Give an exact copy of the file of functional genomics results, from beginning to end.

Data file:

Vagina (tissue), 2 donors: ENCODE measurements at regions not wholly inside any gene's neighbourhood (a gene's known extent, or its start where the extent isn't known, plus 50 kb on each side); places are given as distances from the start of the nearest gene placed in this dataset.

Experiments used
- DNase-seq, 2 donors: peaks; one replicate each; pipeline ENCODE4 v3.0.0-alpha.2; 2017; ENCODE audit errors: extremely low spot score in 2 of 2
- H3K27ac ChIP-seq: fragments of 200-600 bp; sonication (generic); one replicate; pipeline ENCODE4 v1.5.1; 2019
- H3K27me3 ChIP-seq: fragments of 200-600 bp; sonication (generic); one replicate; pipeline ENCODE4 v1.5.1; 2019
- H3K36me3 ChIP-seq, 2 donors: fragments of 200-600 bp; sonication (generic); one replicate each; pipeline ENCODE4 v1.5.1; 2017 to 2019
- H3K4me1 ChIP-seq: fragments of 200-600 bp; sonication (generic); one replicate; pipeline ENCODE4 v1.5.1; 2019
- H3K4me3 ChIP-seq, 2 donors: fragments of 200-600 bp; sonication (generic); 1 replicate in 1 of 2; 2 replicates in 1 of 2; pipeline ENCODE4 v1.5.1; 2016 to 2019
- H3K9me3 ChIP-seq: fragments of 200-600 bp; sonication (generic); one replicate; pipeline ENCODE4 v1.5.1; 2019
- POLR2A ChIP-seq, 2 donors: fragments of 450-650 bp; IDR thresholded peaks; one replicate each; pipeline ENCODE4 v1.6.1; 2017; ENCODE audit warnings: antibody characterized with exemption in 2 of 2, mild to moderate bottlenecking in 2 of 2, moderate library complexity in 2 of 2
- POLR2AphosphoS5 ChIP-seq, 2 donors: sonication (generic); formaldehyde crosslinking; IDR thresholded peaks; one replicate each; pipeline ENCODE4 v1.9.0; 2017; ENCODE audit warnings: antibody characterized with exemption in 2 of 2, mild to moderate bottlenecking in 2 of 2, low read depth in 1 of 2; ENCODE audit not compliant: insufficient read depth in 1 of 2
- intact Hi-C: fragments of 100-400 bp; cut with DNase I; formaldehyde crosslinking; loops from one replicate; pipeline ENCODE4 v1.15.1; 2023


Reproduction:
Vagina (tissue), 2 donors: ENCODE measurements at regions not wholly inside any gene's neighbourhood (a gene's known extent, or its start where the extent isn't known, plus 50 kb on each side); places are given as distances from the start of the nearest gene placed in this dataset.

Experiments used
- DNase-seq, 2 donors: peaks; one replicate each; pipeline ENCODE4 v3.0.0-alpha.2; 2017; ENCODE audit errors: extremely low spot score in 2 of 2
- H3K27ac ChIP-seq: fragments of 200-600 bp; sonication (generic); one replicate; pipeline ENCODE4 v1.5.1; 2019
- H3K27me3 ChIP-seq: fragments of 200-600 bp; sonication (generic); one replicate; pipeline ENCODE4 v1.5.1; 2019
- H3K36me3 ChIP-seq, 2 donors: fragments of 200-600 bp; sonication (generic); one replicate each; pipeline ENCODE4 v1.5.1; 2017 to 2019
- H3K4me1 ChIP-seq: fragments of 200-600 bp; sonication (generic); one replicate; pipeline ENCODE4 v1.5.1; 2019
- H3K4me3 ChIP-seq, 2 donors: fragments of 200-600 bp; sonication (generic); 1 replicate in 1 of 2; 2 replicates in 1 of 2; pipeline ENCODE4 v1.5.1; 2016 to 2019
- H3K9me3 ChIP-seq: fragments of 200-600 bp; sonication (generic); one replicate; pipeline ENCODE4 v1.5.1; 2019
- POLR2A ChIP-seq, 2 donors: fragments of 450-650 bp; IDR thresholded peaks; one replicate each; pipeline ENCODE4 v1.6.1; 2017; ENCODE audit warnings: antibody characterized with exemption in 2 of 2, mild to moderate bottlenecking in 2 of 2, moderate library complexity in 2 of 2
- POLR2AphosphoS5 ChIP-seq, 2 donors: sonication (generic); formaldehyde crosslinking; IDR thresholded peaks; one replicate each; pipeline ENCODE4 v1.9.0; 2017; ENCODE audit warnings: antibody characterized with exemption in 2 of 2, mild to moderate bottlenecking in 2 of 2, low read depth in 1 of 2; ENCODE audit not compliant: insufficient read depth in 1 of 2
- intact Hi-C: fragments of 100-400 bp; cut with DNase I; formaldehyde crosslinking; loops from one replicate; pipeline ENCODE4 v1.15.1; 2023